The data from birds of prey help the israeli army locate dead bodies around the sites of the Oct. 7 attack by Hamas militants, said a wildlife expert involved in the program.
Eagles, vultures and other birds of prey equipped with tracking devices have played a role in the search for human remains, said Ohad Hatzofe of the Israel Nature and Parks Authority.
“When the war started I was approached by some reservists serving in this unit,” said Hadjofe. “They asked me if my birds could help with anything.”
The idea came from EITAN, a unit of the military’s human resources branch, which is responsible for locating missing soldiers.
Hatjofe heads a program that monitors endangered vultures, which feed mainly on dead animals, as well as eagles and other birds of prey, which he said also eat scavengers.
The program has tagged hundreds of birds with GPS tracking devices to study their migratory habits, feeding habits and environmental threats they face.
On October 23, one of them, a rare sea eagle that had returned to Israeli skies the day before after spending the summer in northern Russia, was found near Beri, just outside the Gaza Strip.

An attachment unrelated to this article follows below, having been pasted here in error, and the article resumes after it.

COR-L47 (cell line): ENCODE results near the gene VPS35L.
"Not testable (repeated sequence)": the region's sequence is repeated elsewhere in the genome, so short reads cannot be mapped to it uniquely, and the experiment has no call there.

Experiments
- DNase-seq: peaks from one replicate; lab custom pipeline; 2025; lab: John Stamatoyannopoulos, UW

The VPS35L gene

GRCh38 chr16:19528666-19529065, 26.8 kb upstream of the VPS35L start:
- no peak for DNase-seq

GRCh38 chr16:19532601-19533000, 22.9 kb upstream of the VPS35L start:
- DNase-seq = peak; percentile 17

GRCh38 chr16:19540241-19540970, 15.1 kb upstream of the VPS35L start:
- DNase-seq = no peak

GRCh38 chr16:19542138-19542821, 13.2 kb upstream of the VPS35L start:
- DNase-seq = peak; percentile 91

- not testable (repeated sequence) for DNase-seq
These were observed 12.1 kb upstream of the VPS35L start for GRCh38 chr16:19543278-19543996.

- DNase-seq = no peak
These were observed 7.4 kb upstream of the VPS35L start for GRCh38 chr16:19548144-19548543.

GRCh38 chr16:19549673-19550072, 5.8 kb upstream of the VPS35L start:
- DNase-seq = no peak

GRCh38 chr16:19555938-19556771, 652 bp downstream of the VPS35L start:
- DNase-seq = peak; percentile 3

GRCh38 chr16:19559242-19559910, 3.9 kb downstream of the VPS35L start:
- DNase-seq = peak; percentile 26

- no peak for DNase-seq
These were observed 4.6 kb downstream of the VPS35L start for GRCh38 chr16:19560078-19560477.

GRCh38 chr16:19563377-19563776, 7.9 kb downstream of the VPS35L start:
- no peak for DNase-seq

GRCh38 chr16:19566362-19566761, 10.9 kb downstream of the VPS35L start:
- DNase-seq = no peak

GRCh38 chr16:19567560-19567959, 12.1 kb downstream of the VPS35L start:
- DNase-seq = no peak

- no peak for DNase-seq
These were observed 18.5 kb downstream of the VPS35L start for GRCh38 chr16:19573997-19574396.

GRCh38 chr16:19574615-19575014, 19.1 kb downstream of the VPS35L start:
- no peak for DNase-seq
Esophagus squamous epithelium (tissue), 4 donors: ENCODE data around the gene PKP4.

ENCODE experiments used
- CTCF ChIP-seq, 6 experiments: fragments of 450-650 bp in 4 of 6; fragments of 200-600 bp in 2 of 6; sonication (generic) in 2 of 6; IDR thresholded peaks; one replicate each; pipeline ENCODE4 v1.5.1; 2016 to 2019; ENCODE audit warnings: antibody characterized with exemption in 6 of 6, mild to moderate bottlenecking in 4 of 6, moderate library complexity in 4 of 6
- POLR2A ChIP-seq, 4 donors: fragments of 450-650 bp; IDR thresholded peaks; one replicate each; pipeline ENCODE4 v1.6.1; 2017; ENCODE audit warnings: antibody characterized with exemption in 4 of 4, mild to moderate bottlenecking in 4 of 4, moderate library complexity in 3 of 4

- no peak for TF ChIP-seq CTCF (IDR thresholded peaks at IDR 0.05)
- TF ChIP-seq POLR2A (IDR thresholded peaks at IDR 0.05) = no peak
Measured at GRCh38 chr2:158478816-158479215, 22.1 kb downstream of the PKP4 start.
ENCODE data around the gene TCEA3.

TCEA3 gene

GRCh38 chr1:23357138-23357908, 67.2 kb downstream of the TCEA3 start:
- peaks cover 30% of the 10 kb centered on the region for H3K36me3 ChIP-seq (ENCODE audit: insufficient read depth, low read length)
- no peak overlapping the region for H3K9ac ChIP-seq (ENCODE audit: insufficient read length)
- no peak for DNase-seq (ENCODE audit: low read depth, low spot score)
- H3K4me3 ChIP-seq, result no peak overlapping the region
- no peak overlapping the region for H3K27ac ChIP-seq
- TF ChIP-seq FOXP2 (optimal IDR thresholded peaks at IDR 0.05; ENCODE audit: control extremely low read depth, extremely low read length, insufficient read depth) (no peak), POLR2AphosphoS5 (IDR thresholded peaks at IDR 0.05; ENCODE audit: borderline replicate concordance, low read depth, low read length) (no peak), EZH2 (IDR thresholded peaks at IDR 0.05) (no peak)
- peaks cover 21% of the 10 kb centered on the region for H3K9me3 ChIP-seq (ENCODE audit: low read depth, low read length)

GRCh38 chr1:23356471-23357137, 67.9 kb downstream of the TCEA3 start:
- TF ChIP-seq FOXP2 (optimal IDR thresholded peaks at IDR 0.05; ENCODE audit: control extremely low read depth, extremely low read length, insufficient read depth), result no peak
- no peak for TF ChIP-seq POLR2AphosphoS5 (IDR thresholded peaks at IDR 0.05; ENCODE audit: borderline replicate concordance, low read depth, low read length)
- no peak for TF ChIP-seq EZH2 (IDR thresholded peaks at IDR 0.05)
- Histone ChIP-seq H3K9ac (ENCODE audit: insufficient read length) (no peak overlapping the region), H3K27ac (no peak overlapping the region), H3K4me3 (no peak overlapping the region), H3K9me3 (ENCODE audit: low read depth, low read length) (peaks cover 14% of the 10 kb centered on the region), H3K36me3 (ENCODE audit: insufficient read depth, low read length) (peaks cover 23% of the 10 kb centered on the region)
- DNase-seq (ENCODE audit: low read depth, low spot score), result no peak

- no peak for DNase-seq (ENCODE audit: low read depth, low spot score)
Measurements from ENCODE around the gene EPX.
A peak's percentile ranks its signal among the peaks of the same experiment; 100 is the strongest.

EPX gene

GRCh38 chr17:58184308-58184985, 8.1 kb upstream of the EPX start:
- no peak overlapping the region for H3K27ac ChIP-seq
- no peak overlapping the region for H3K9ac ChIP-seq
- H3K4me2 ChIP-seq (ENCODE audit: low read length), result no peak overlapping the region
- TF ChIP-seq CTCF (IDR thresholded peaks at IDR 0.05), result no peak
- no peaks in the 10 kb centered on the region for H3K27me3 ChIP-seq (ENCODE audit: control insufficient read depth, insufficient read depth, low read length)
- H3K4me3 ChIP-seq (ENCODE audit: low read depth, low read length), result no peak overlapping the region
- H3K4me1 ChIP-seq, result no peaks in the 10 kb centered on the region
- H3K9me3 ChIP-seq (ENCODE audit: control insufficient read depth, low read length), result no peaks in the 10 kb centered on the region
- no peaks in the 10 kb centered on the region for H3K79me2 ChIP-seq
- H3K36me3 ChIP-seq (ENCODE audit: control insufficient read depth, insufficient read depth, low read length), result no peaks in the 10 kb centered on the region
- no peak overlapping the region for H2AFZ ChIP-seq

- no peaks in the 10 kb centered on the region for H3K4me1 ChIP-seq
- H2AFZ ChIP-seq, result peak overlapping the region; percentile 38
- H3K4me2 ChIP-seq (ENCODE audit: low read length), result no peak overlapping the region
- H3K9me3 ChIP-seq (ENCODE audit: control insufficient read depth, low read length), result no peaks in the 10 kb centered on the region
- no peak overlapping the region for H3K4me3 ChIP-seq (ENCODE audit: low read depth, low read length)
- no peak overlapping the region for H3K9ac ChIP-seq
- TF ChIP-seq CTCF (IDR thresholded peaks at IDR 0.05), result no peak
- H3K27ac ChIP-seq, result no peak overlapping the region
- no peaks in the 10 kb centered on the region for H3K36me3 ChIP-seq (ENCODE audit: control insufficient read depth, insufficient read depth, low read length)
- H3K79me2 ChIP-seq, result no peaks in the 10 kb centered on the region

“I sent my data” to the military, Hajofe said.
“They went to verify them and recovered four bodies,” he said, without being able to divulge more about the location or identity of the bodies.
Beri, a rural kibbutz community, found 85 residents dead when Hamas fighters stormed the heavily militarized border to carry out the worst attack since Israel’s creation in 1948.
According to Israeli authorities, more than 1,400 people, mostly civilians, were killed in the attack.
Vowing to destroy Hamas, Israel has retaliated with relentless bombardments and a ground invasion that Hamas’ Gaza health ministry says have killed more than 10,500 people, also mostly civilians.
In Berri, another 30 are missing or believed to be among the approximately 240 hostages taken by Hamas during its attack.
Hajofe said data from a second bird, a Bonelli’s eagle, allowed finding “more bodies inside Israel.”
Israeli police announced on Monday that they had identified the bodies of a total of 843 civilians and 351 soldiers.
More than a month after the Hamas attack, dozens more listed as missing have not been found or identified.